Allen Weisselberg, Trump Org. ex-CFO, expects more indictments, according to his lawyer
“We have good reason to believe that there may be more charges ahead,” Bryan Skarlatos said at a preliminary hearing before the New York State Supreme Court.
The former president’s namesake company was also indicted in the indictment, but Donald Trump himself was not charged.
The alleged scheme, prosecutors say, allowed Weisselberg to evade tax on $ 1.76 million in income in a period beginning in 2005. Weisselberg is also accused of concealing his New York residence to avoid to pay city income taxes.
Weisselberg has pleaded not guilty to the charges against him.
Monday’s hearing was Weisselberg’s first appearance in the case since his arraignment this summer.
His lawyer did not identify who else Weisselberg’s team expected to be indicted in the Vance inquiry, but prosecutors have scrutinized other top Trump Orgs. employees, including Matthew Calamari, Sr., chief operating officer of the company and his son, Trump Org. director of corporate security Matthew Calamari, Jr.
Young Calamari testified before the grand jury earlier this month and was granted transactional immunity for the matters he testified about, under New York state law. The decision to bring him to the grand jury says prosecutors have no plans to indict him.
The father and son were vetted by prosecutors to see if they were properly paying taxes on the subsidized rents and cars they received as benefits from the company, CNN previously reported.
On Monday, after the hearing, a lawyer for Calamaris said in a statement that “We remain in talks with the district attorney’s office regarding” Calamari, Sr. The lawyer, Nick Gravante, said they “felt that ‘there was no basis for indicting “Calamari, Sr.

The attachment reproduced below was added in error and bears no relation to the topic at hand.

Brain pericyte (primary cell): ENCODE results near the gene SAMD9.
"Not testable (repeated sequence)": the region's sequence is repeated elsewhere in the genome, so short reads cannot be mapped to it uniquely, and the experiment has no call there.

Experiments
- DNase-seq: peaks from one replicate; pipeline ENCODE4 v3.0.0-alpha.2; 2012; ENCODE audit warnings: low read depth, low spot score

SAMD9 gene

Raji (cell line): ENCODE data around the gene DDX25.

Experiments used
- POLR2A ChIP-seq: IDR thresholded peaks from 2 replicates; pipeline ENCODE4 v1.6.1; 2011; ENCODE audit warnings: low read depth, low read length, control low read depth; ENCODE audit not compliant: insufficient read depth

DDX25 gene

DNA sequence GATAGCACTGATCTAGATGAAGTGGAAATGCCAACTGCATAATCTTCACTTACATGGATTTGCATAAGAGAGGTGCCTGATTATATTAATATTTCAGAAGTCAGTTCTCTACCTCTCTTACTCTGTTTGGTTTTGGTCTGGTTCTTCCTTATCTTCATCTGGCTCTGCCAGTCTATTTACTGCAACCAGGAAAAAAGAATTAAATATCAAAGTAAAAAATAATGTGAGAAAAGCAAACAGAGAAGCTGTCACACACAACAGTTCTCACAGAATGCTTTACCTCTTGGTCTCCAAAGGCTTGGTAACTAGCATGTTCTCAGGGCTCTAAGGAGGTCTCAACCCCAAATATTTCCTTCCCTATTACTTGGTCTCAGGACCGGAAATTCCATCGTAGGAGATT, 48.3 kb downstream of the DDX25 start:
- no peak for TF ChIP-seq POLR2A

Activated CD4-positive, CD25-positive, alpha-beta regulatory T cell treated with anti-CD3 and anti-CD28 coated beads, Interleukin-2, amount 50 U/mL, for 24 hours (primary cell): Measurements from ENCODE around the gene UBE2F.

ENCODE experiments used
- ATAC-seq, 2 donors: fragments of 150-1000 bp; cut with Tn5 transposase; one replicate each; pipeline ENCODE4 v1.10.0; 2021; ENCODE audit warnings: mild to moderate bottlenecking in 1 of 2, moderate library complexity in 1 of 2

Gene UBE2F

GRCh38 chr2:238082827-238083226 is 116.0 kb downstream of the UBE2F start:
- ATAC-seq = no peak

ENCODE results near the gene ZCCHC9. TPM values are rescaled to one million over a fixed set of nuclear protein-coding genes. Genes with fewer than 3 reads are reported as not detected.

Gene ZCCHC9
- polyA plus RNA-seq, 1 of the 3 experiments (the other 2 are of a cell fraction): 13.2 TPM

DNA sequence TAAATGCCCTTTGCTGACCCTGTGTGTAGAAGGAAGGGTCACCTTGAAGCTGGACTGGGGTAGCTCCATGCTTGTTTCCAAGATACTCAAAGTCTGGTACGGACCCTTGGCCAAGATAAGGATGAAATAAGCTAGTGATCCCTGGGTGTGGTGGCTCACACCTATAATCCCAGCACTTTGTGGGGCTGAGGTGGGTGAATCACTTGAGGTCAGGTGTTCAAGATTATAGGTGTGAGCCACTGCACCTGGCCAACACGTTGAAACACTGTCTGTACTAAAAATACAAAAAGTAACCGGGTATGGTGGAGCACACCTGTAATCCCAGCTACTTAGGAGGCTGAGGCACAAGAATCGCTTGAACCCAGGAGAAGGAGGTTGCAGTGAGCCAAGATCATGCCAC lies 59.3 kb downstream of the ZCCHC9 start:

“If they currently intended to charge him, I would have been informed. I was not and, in fact, I was told otherwise,” Gravante said.
In Monday’s short hearing, Skarlatos, an attorney for Weisselberg, referred to a dispute between the Manhattan District Attorney’s Office and attorneys for the Trump Organization, saying he was “concerned” that his client “becomes collateral damage in a bigger fight” between the two.
Skarlatos, waving a swollen manila envelope, said the parties met in the judge’s chamber, ahead of the court hearing. âHe was represented to us by the [district attorney’s office] that this package includes documents found in a co-conspirator’s basement that are tax documents, âSkarlatos said.
Skarlatos did not identify the co-conspirator by name. CNN reported that one of the alleged accomplices in the investigation is Jeff McConney, the controller of the Trump Organization. McConney has testified at least twice before the grand jury, in which he was granted immunity for his testimony.
Solomon Shinerock, an attorney with the Manhattan District Attorney’s Office, responded to Weisselberg’s attorney by saying, âMr. Weisselberg is the boss. Nor is Mr. Weisselberg an innocent party taken for collateral damage.
The remainder of the hearing focused on the timing and an attempt by the defense to get a longer timeline for motions.
Skarlatos argued that defense attorneys had received a large amount of documents from the prosecution, asking the judge for an extended timeline for motions.
Shinerock countered that “Allen Weisselberg is no stranger to these documents.”
The judge agreed to a 120-day motions schedule to start in January, but noted that “a lot of the documents came from the defendants themselves” and their claims that they had to go through millions of documents were “a little misleading” , as they are. “familiar with most documents.”
The next court date has been set for July 12, 2022, with the trial date not scheduled until August or early September.
This story has been updated with additional details.